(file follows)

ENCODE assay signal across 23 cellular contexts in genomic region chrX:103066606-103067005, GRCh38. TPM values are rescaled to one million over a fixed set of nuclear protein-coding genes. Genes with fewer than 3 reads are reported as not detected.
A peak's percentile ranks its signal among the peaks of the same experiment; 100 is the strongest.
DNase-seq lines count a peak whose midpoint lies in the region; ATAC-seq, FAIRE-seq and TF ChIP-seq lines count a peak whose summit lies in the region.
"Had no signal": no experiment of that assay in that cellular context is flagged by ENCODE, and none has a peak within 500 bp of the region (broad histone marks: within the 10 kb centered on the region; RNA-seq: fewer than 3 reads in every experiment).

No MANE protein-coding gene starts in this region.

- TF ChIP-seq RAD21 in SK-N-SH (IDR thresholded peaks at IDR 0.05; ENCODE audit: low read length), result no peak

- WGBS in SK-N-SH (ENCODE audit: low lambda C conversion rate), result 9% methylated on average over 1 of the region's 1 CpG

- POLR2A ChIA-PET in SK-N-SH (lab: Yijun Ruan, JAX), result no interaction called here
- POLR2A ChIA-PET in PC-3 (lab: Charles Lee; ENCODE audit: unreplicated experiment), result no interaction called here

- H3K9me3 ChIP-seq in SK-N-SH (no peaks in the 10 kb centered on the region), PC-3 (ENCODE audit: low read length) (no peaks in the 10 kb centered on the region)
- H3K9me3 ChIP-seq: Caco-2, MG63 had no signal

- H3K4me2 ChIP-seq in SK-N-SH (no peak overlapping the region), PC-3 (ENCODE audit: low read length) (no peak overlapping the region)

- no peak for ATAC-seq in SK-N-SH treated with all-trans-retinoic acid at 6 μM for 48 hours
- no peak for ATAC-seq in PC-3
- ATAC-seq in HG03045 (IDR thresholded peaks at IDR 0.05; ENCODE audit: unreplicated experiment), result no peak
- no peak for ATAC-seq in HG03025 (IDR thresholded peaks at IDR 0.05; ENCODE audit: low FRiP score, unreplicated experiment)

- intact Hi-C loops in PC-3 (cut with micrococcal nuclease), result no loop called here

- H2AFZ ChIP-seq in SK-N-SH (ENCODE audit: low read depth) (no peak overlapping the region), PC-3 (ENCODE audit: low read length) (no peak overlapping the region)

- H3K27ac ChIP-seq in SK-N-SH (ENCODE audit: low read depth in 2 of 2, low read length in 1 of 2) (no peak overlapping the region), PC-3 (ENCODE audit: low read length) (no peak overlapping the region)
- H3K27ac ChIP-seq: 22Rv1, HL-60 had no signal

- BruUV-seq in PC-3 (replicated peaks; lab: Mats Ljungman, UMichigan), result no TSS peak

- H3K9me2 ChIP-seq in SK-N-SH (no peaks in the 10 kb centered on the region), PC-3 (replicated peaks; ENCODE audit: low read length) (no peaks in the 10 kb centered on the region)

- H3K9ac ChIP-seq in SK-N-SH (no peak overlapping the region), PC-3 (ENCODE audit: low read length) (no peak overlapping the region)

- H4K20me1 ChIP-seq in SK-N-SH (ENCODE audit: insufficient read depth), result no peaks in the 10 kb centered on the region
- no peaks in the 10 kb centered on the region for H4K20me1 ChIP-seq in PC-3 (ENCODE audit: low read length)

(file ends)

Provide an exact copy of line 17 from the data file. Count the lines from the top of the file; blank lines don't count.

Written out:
- intact Hi-C loops in PC-3 (cut with micrococcal nuclease), result no loop called here